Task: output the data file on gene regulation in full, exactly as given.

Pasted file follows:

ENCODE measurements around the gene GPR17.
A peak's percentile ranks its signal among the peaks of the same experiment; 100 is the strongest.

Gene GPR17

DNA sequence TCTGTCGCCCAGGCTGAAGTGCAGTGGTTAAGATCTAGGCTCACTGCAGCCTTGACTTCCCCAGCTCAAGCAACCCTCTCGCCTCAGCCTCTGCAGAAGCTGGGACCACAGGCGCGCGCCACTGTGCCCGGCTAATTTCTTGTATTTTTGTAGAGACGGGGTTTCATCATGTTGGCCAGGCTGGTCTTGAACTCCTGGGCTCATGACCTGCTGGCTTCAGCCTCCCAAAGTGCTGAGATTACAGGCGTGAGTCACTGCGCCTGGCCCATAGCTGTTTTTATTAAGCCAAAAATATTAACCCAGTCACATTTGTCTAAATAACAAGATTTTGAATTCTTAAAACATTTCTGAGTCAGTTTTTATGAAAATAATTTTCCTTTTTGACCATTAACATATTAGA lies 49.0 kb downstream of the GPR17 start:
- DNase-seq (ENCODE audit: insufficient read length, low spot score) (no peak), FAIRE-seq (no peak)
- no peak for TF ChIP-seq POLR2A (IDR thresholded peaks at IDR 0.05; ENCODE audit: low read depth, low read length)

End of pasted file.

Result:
ENCODE measurements around the gene GPR17.
A peak's percentile ranks its signal among the peaks of the same experiment; 100 is the strongest.

Gene GPR17

DNA sequence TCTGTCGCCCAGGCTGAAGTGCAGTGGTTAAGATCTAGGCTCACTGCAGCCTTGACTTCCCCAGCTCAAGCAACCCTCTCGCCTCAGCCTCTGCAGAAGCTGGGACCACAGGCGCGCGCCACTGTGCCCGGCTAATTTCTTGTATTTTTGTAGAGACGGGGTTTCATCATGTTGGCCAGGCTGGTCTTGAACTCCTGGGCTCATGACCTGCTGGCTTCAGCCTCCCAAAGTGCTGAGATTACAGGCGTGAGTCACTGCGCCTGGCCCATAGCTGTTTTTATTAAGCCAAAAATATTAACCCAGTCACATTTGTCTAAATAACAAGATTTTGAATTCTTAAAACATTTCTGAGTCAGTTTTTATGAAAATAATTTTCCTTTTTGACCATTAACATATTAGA lies 49.0 kb downstream of the GPR17 start:
- DNase-seq (ENCODE audit: insufficient read length, low spot score) (no peak), FAIRE-seq (no peak)
- no peak for TF ChIP-seq POLR2A (IDR thresholded peaks at IDR 0.05; ENCODE audit: low read depth, low read length)